• Overweight or obesity is a major cause of diabetes and high blood pressure (hypertension).
    • Hypertension (high blood pressure) affects 74% of women ages 65-74.
    • African-American and Mexican-American women have a higher prevalence of CVD risk factors than Caucasian women.
    • After age 55 (after menopause), more than half of all the deaths in women are caused by cardiovascular disease.
    • The death rate for heart disease and stroke is higher for African-American women than for white women.
    • Women who gain weight experience greater increases in blood pressure than men.

    Women's Health Research Center faculty research: Dr. Sean Didion, PhD, studies why more women die from cardiovascular disease than men. Michael Ryan, PhD, studies why more women develop lupus than do men. Dr. Jane Reckelhoff, PhD, and Marion Wofford, PhD, PM, study hypertension in women.

    Women should know "know their numbers"

    • Women with low levels of HDL (good cholesterol) have a higher risk of cardiovascular disease then men.
    • A women’s total cholesterol is higher than men’s cholesterol beginning at age 45.
    • As women go through menopause, their cholesterol profiles change and become more prone to vascular disease.
    • High triglycerides may increase the risk of cardiovascular disease for women more than men.

    Women and stroke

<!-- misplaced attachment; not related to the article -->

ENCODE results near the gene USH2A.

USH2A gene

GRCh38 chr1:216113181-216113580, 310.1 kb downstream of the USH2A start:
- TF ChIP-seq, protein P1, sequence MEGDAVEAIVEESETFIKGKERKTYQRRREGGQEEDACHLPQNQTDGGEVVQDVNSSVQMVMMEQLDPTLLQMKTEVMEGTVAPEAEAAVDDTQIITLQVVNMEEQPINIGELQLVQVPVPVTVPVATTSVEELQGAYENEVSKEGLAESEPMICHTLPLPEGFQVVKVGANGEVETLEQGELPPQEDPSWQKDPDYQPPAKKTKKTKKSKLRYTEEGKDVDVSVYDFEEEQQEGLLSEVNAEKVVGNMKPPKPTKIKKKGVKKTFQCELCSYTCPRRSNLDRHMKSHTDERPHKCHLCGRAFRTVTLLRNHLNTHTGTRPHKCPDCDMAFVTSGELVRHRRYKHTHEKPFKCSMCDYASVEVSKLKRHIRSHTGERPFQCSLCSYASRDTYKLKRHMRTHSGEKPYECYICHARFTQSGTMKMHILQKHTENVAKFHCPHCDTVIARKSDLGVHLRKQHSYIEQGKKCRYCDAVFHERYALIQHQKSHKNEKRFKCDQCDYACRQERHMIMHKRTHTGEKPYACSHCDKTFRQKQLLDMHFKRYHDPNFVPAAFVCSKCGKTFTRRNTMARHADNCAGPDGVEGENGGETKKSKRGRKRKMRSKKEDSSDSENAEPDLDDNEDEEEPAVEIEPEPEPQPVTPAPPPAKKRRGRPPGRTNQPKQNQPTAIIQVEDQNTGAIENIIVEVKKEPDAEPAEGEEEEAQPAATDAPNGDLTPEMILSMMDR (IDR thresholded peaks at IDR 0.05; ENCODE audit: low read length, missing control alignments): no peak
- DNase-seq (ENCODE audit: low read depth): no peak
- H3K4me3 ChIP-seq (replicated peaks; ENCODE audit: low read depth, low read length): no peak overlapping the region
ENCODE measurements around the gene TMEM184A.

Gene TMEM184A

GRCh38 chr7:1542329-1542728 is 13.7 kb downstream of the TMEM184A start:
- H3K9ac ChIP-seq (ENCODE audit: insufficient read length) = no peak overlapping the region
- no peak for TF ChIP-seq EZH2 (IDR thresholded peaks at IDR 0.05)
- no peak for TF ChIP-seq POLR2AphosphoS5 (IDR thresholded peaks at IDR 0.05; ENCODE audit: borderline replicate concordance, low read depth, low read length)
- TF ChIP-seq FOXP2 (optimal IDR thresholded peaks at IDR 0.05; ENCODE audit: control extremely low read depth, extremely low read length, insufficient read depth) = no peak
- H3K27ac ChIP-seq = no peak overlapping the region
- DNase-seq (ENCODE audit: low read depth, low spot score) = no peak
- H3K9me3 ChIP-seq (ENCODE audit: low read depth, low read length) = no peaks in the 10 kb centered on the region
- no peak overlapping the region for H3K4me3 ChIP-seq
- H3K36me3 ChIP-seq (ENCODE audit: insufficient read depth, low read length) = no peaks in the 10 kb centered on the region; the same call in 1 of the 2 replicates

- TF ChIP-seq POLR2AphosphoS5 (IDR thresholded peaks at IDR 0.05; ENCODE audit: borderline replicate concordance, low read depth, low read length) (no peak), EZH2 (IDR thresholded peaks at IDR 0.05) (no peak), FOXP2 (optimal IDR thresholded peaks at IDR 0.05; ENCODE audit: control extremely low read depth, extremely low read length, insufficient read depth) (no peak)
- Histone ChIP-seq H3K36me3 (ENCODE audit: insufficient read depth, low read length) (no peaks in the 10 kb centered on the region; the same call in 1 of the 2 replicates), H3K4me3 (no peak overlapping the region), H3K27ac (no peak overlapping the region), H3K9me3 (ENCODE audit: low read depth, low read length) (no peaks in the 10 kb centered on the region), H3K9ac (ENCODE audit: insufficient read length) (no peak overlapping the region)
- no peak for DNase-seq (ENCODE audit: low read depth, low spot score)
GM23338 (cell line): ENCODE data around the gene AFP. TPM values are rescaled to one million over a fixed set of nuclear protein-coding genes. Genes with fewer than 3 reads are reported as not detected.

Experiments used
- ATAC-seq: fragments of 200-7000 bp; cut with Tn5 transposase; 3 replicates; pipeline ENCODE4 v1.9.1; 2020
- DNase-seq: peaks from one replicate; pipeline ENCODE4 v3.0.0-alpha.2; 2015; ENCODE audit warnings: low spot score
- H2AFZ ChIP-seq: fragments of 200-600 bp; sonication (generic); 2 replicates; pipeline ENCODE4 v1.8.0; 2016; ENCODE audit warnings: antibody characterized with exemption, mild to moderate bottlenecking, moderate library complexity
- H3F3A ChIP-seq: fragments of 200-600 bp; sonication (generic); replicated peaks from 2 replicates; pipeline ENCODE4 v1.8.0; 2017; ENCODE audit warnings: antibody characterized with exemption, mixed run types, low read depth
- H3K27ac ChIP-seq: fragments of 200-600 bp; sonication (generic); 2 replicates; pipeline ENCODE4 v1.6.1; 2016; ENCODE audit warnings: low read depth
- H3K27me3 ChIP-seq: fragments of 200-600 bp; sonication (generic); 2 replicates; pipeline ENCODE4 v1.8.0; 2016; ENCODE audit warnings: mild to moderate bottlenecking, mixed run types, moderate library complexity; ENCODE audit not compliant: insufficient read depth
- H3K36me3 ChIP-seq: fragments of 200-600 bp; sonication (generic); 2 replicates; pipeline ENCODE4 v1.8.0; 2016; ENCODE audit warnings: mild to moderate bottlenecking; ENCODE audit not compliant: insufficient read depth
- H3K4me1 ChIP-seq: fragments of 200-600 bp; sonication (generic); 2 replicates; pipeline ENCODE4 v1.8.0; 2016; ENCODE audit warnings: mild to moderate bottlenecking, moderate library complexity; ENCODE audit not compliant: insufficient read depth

• Each year, approximately 40,000 more women than men suffer from a stroke.
    • More women than men have atrial fibrillation (irregular rapid heart beat), a common cause of stroke.
    • Diabetes promotes stroke risk more in women than in men.
    • In Mississippi, nearly 13 women die from heart disease or stroke every day.

    Women and mental health

    • Depression may increase the risk of heart disease in women.
    • Women who have had heart attacks suffer more severe and long-term depression than men.
    • Depression may increase mortality after heart attack in women.
    • 40% of women who had a cardiac arrest experienced stress such as a divorce or depression before hand, compared with only 16% of men.

    Women and diabetes

    • Diabetes is the fifth leading cause of death for women in the United States.
    • The prevalence of diabetes is 2 to 4 times higher among African-American, Hispanic, American Indian, and Asian Pacific Islander women than in Caucasian women.
    • In women, the risk of developing diabetes if one is obese is greater than in men.
    • Women are at increased risk for diabetes if they are:
      • age 45 or older;
      • have a family history of the disease;
      • are more than 20% overweight;
      • are in a high risk ethnic group;
      • have a history of diabetes during pregnancy or have delivered a baby weighing more than 9 lbs.;